The American hostage who appeared this week in an al-Qaeda propaganda video pleading for his life was killed this morning during a failed rescue mission in southern Yemen.
Luke Somers was reportedly shot by his captors during the U.S. Special Forces raid. A military official told the New York Times that U.S. commandos found Somers badly wounded and flew him to a naval ship, but he died before arrival.
Also killed in the raid was South African hostage Pierre Korkie.
Somers, a 33-year-old photojournalist, was kidnapped in Yemen in September 2013. Here’s what you should know about him and the events leading up to his tragic death.
1. Obama, Who Ordered the Raid, Condemned the ‘Barbaric Murder’
President Obama, who authorized the mission, released a statement explaining his actions and condemning the “barbaric murder”:
The United States strongly condemns the barbaric murder of Luke Somers at the hands of Al-Qa’ida terrorists during a rescue operation conducted by U.S. forces in Yemen in partnership with the Yemeni government. On behalf of the American people, I offer my deepest condolences to Luke’s family and to his loved ones. I also offer my thoughts and prayers to the family of a non-U.S. citizen hostage who was also murdered by these terrorists during the rescue operation. Their despair and sorrow at this time are beyond words.
It is my highest responsibility to do everything possible to protect American citizens. As this and previous hostage rescue operations demonstrate, the United States will spare no effort to use all of its military, intelligence, and diplomatic capabilities to bring Americans home safely, wherever they are located. And terrorists who seek to harm our citizens will feel the long arm of American justice.
Luke Somers was kidnapped fifteen months ago in Yemen and held hostage by Al-Qa’ida in the Arabian Peninsula (AQAP). Since his capture, the United States has been using every tool at our disposal to secure his release. Earlier this week, a video released by his terrorist captors announced that Luke would be killed within 72 hours. Other information also indicated that Luke’s life was in imminent danger. Based on this assessment, and as soon as there was reliable intelligence and an operational plan, I authorized a rescue attempt yesterday. I also authorized the rescue of any other hostages held in the same location as Luke.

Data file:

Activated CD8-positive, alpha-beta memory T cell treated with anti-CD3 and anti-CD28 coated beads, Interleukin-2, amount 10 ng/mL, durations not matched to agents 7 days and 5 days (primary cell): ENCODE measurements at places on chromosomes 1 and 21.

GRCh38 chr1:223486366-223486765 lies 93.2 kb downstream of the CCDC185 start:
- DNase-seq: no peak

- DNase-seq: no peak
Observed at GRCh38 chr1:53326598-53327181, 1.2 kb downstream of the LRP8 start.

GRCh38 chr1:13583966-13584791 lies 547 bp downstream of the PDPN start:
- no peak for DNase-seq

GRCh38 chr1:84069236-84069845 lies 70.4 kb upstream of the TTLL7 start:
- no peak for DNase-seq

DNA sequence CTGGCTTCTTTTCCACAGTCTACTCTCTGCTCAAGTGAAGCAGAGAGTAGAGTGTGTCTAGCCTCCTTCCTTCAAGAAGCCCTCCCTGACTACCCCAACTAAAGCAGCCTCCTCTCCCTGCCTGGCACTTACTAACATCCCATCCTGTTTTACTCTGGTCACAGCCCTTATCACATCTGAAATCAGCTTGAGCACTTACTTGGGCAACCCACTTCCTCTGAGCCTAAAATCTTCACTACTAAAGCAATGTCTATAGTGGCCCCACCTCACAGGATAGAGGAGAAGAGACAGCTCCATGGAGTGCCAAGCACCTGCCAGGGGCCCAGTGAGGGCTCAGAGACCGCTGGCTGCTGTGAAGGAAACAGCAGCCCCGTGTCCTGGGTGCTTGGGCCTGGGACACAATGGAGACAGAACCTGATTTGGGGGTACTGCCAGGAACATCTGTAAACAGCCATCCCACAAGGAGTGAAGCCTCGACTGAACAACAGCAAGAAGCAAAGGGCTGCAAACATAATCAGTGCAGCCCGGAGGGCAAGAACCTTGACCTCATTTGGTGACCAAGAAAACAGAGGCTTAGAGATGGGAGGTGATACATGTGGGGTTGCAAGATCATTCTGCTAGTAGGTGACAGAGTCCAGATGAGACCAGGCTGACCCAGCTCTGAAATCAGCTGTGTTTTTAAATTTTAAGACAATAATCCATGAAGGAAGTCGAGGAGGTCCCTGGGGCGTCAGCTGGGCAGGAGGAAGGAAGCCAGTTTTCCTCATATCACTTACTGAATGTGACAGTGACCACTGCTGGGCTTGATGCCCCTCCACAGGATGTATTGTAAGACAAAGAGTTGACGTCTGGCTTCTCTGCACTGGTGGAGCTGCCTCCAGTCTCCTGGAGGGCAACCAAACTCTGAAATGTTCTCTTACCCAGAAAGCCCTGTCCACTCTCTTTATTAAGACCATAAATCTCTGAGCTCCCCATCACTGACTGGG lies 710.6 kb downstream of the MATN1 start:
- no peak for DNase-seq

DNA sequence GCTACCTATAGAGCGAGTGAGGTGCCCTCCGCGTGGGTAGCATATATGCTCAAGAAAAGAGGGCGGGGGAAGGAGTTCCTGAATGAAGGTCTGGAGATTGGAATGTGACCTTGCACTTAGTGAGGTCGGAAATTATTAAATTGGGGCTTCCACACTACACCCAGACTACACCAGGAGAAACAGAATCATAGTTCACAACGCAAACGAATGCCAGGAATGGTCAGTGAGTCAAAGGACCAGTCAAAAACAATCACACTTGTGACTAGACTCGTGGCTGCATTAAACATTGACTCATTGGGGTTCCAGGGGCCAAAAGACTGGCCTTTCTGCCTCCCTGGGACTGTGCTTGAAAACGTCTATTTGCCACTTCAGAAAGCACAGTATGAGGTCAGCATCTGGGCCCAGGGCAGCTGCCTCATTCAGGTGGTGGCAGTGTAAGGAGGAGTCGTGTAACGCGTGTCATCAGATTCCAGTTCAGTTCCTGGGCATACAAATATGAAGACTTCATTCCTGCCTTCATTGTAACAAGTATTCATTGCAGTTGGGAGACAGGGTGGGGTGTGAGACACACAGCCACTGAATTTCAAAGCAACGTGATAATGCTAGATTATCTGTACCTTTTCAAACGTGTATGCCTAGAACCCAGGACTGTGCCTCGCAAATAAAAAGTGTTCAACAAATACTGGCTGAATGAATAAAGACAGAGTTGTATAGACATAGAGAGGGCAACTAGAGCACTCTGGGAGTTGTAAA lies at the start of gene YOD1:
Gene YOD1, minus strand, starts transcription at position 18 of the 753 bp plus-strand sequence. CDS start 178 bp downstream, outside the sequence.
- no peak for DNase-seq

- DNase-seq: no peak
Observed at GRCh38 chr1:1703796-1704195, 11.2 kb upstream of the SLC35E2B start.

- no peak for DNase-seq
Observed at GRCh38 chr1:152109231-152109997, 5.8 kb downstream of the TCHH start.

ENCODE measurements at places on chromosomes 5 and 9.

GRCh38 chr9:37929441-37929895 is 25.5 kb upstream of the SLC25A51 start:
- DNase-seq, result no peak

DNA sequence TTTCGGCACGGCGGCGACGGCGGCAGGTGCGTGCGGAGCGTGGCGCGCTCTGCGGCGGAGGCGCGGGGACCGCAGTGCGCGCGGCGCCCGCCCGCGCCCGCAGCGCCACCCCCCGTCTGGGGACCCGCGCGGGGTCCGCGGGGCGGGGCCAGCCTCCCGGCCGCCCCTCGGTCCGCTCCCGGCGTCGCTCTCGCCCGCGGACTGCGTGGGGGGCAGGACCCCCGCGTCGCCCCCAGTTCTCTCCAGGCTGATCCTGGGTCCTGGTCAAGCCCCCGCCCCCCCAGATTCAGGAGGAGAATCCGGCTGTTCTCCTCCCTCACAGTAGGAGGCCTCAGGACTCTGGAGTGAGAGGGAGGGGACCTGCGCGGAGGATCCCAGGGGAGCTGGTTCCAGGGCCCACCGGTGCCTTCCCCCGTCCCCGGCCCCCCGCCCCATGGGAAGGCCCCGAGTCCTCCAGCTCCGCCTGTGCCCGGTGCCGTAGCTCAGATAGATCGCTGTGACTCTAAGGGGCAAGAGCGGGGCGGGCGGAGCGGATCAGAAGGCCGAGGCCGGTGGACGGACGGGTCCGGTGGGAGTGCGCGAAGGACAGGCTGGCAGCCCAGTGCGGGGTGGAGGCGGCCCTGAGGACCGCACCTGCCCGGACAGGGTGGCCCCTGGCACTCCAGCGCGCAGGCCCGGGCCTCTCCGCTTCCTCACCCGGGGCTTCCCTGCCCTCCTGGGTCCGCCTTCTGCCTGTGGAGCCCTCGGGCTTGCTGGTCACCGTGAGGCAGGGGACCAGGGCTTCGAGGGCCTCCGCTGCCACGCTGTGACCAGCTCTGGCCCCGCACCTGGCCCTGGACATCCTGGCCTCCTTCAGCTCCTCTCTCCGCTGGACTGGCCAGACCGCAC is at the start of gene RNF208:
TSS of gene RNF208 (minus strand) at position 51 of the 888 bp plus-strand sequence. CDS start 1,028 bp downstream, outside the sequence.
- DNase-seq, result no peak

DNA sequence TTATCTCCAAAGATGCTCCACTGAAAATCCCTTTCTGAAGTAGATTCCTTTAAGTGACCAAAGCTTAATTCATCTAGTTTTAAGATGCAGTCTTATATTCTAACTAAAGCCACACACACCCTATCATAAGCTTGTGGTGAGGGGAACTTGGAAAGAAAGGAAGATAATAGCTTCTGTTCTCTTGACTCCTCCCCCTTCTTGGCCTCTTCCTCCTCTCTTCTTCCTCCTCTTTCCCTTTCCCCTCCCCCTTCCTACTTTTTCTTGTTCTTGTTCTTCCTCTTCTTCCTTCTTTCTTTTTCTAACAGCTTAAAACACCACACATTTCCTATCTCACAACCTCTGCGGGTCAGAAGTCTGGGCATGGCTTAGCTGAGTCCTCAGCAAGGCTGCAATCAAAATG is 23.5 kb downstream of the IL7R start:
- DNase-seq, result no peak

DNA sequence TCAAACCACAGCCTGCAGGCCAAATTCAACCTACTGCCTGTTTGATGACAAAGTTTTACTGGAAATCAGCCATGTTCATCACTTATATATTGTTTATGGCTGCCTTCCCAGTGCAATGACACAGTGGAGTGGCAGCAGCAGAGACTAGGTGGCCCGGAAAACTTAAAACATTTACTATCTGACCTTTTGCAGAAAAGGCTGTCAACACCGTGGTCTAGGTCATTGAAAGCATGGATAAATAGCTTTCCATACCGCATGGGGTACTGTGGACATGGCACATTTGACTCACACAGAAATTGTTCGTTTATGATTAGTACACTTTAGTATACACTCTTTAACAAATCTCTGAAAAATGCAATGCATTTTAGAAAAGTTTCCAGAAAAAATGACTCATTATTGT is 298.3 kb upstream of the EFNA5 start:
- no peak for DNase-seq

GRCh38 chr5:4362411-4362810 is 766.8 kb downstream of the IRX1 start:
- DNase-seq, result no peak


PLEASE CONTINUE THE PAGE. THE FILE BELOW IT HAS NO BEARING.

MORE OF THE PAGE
Luke was a photojournalist who sought through his images to convey the lives of Yemenis to the outside world. He came to Yemen in peace and was held against his will and threatened by a despicable terrorist organization. The callous disregard for Luke’s life is more proof of the depths of AQAP’s depravity, and further reason why the world must never cease in seeking to defeat their evil ideology.
As Commander-in-Chief, I am grateful to the U.S. forces who carried out this mission as well as the previous attempt to rescue Luke, and to the dedicated intelligence, law enforcement, and diplomatic professionals who supported their efforts. I also deeply appreciate the support and assistance provided by President Hadi and the Yemeni government, and reiterate our strong commitment to combating the shared threat posed by AQAP.
We remember Luke and his family, as well as the families of those Americans who are still being held captive overseas and those who have lost loved ones to the brutality of these and other terrorists. We remain determined to do our utmost to bring them home, and to hold those who have done them harm accountable.
2. This Was the Second Failed Mission to Rescue Somers
On November 25, 2014, a U.S. Special Forces mission in Yemen rescued six Yemenis, a Saudi and an Ethiopian man who were being held at a mountain cave by Al-Qaeda in the Arabian Peninsula, or AQAP, reported the New York Times. There had been rumors that an American was also freed in the mission, but they proved to be false.
With al-Qaeda’s release of the Somers video, it was revealed that the November 25 mission aimed to rescue the American, forcing the U.S. government to acknowledge that previously classified information. A source told the Washington Post that the November mission “narrowly missed him.” Somers had been moved by his captors before the raid.